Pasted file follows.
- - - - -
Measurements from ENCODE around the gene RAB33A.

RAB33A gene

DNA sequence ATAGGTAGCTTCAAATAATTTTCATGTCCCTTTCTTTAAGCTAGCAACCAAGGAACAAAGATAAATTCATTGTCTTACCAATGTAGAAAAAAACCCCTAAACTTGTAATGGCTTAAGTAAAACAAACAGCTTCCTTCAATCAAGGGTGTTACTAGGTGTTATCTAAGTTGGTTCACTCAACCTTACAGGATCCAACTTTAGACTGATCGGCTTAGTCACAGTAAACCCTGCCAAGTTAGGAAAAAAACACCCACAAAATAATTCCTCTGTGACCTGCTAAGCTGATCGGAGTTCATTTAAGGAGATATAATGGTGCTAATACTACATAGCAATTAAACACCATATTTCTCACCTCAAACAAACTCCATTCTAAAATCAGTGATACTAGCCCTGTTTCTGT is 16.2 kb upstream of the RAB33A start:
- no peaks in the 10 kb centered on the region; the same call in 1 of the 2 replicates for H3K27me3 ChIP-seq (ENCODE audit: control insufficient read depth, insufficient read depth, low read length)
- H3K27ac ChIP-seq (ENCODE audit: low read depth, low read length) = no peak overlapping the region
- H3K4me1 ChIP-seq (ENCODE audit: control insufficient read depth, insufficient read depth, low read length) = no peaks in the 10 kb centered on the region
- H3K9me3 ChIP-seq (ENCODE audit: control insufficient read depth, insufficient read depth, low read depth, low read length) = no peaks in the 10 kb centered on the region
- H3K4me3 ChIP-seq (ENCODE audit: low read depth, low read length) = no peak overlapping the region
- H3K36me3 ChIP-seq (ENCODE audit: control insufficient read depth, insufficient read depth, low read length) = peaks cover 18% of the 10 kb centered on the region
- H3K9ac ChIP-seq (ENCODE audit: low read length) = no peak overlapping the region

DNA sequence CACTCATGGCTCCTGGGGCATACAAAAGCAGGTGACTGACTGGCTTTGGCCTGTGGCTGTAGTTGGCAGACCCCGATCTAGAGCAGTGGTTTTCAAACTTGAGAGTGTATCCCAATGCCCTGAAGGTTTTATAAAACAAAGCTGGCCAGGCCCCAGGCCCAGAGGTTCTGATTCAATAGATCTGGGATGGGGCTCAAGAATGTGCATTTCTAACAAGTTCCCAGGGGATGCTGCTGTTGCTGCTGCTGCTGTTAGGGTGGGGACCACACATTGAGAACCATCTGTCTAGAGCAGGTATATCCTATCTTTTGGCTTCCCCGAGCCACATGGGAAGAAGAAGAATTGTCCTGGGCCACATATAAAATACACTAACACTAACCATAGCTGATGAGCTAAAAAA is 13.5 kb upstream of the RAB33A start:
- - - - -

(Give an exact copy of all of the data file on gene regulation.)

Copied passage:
Measurements from ENCODE around the gene RAB33A.

RAB33A gene

DNA sequence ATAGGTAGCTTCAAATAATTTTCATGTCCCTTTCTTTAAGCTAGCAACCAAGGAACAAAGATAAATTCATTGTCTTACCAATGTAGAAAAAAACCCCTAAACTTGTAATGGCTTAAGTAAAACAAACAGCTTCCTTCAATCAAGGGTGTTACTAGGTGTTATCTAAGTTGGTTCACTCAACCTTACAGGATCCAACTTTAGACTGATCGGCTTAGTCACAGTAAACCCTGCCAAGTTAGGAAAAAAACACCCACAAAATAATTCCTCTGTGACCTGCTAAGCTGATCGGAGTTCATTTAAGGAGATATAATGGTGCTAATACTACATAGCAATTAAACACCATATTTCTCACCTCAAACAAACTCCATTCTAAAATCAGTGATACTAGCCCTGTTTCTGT is 16.2 kb upstream of the RAB33A start:
- no peaks in the 10 kb centered on the region; the same call in 1 of the 2 replicates for H3K27me3 ChIP-seq (ENCODE audit: control insufficient read depth, insufficient read depth, low read length)
- H3K27ac ChIP-seq (ENCODE audit: low read depth, low read length) = no peak overlapping the region
- H3K4me1 ChIP-seq (ENCODE audit: control insufficient read depth, insufficient read depth, low read length) = no peaks in the 10 kb centered on the region
- H3K9me3 ChIP-seq (ENCODE audit: control insufficient read depth, insufficient read depth, low read depth, low read length) = no peaks in the 10 kb centered on the region
- H3K4me3 ChIP-seq (ENCODE audit: low read depth, low read length) = no peak overlapping the region
- H3K36me3 ChIP-seq (ENCODE audit: control insufficient read depth, insufficient read depth, low read length) = peaks cover 18% of the 10 kb centered on the region
- H3K9ac ChIP-seq (ENCODE audit: low read length) = no peak overlapping the region

DNA sequence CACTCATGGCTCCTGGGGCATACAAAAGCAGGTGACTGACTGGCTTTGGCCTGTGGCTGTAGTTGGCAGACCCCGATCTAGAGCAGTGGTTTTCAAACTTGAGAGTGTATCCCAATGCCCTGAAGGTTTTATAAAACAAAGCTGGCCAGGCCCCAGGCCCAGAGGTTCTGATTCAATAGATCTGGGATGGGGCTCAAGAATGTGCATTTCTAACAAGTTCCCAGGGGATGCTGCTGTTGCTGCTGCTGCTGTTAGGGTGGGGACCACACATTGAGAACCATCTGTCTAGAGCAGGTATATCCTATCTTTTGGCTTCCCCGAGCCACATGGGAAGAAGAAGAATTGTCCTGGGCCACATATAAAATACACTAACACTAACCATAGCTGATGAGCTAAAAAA is 13.5 kb upstream of the RAB33A start: